smallest meaningful unit is therefore not the root but the root plus valence marker. Since this formulization of the imperative best fits both the definition given above and the actual evidence from Hurrian, I will use it as my starting point. With the elimination of ⸗i/o⸗ež and ⸗o, we are left with a paradigm that is limited to two forms that are themselves restricted to the second person. These two forms are distinguished by the morphemes ⸗a and ⸗i, which are identical to the OHu/MHu intransitive and antipassive/transitive morphemes from the indicative, a similarity that is not coincidental (see §4.2.3 below). It is my position that these two morphemes mark valence in the imperative, just as they do in the indicative. Based on the analysis of the imperative as root+valence, OHu transitive imperatives marked by *⸗o might be expected. The forms with ⸗o included by both Wilhelm and Giorgieri in their paradigms of the imperative are a phonological match; however, the function of this modal ⸗o does not fit that of the OHu transitive (perfective) indicative marker (see §4.3.3 below). If the ⸗o⸗ of the OHu transitive ⸗o⸗m is perfective, as postulated above, we would not expect to see imperatives formed by this morpheme. The perfective indicates that the action has either been completed or is in the act of completion. The imperative, as with most moods, is addressed to future events. The speaker may expect immediate action to be taken, but the action is nevertheless subsequent to the speech act. The inherent future nature of the imperative makes it unlikely to employ a perfective ending. There are, however, more problems with this ending as an imperative. Verbal forms in ⸗u/o with second-person “subject” (the second person in these forms is always the undergoer of the action, and it is never an agent!) appear to be passive-like or patient-focusing. Furthermore, forms with ⸗u/o are also formally identical to verbs with third-person subjects (see chap. 12). For these reasons, I do not consider it to belong with this mood. The resulting imperative paradigm is shown in table 4.4. The remaining issue is subject expression and agreement. The second-person subject is often omitted in the imperative. This is not, however, a hard-and-fast rule, and the subject can be made explicit. Recall exx. (4.3) and (4.5a–b) from Dyirbal in which the second-person-singular pronoun ŋinda is present. In Hurrian, as in Dyirbal, the subject can be overtly present in the clause. The subject is not overtly marked on the verb through agreement. Instead, it is only present in the form of optional absolutive enclitic pronouns. These enclitics are typically found either on the first word of the clause or on the verb. 4.2.3. Function The imperative is morphologically identical to the indicative intransitive and antipassive. One must rely on context to distinguish between the forms. This is a significant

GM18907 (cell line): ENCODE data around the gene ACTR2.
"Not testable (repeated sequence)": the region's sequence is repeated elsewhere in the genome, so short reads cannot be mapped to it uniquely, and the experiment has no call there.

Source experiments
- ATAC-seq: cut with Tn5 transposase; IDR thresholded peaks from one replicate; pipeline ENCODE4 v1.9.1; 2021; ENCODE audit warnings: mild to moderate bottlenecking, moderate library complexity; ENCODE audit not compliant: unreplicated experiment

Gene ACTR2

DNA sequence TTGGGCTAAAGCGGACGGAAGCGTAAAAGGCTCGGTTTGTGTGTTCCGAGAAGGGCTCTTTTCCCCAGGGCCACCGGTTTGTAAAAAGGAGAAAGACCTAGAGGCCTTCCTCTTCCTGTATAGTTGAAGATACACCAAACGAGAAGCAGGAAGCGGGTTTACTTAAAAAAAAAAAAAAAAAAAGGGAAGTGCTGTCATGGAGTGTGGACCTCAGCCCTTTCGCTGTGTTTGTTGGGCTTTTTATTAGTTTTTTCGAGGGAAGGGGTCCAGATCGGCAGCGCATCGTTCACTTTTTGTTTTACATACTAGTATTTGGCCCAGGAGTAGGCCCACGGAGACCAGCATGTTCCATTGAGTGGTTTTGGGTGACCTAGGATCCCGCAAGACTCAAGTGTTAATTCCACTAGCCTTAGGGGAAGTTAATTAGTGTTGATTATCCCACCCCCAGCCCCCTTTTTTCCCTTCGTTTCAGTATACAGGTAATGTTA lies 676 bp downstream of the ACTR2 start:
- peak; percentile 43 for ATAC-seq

problem due to the difficulties involved in reading most nonbilingual Hurrian texts. Since many of the monolingual Hurrian texts and even Hittite texts with Hurrian passages from Boğazköy are poorly preserved, it is difficult to determine the context of many passages. The ambiguities between indicative forms and imperatives make it extremely difficult to identify imperatives securely. The issue is compounded by the fact that the imperative is not well represented in the corpus. This makes analysis difficult, but despite this lack of attestations, certain conclusions can be drawn. Several examples of imperatives marked by ⸗a are known. They appear with a range of verbs and in a variety of situations. For this reason, the nature of these imperatives has not been understood fully. It is my contention that imperatives with ⸗a occur with intransitive verbs. This intransitive imperative marker is found on verbs that take a single subject (S) that exhibits some control over the action. 24 It appears that the subject of an intransitive imperative is always going to be the controller S­A and never the undergoer Sp. The imperative is therefore truly a command given by a speaker in order to have the addressee perform an action. The subject will not be commanded to undergo some sort of change of state in the imperative. The command “Be good!” will never be in the imperative in Hurrian according to this analysis but instead will be in a different mood (see chap. 11). Imperatives marked by ⸗a are largely but not exclusively verbs of motion. There is some evidence that an imperative with reflexives requires the intransitive ⸗a (see § Imperative commands can also be found when the speaker orders the addressee to perform some action on something. This is comparable to English imperatives such as: “Shut the door!” or “Do your homework!” The transitive imperative morpheme ⸗i is very likely related to the antipassive ⸗i. One of the functions of the antipassive is to move focus away from the patient and onto the verb itself (§2.5). The imperative also places emphasis on the action. In “Shut the door!” the emphasis is more on the action of shutting than on the patient. Another similarity between the imperative and antipassive is that both take A NPs in the absolutive. Unlike the antipassive, expressed patients can also be in the absolutive case, resulting in an absolutive-absolutive construction, where the case marks both A and P. In examples in which the patient is less relevant, nonspecific, deemphasized, and so on, it can be demoted to the essive case (which is the obligatory case of an expressed patient in the antipassive). 4.3.  Form in Context 4.3.1.  Imperatives with ⸗a A number of forms of the type V⸗a have been identified. A biform with ⸗a⸗b has been postulated by Erich Neu. This form must be analyzed differently as a first-person transitive, as will be demonstrated below (§ Based on the predicted forms in table 4.3, we expect imperatives marked by ⸗a to behave as intransitives. As we will see below, 24.  Recall that this is one of the hallmarks of indicative intransitives as well (§2.5).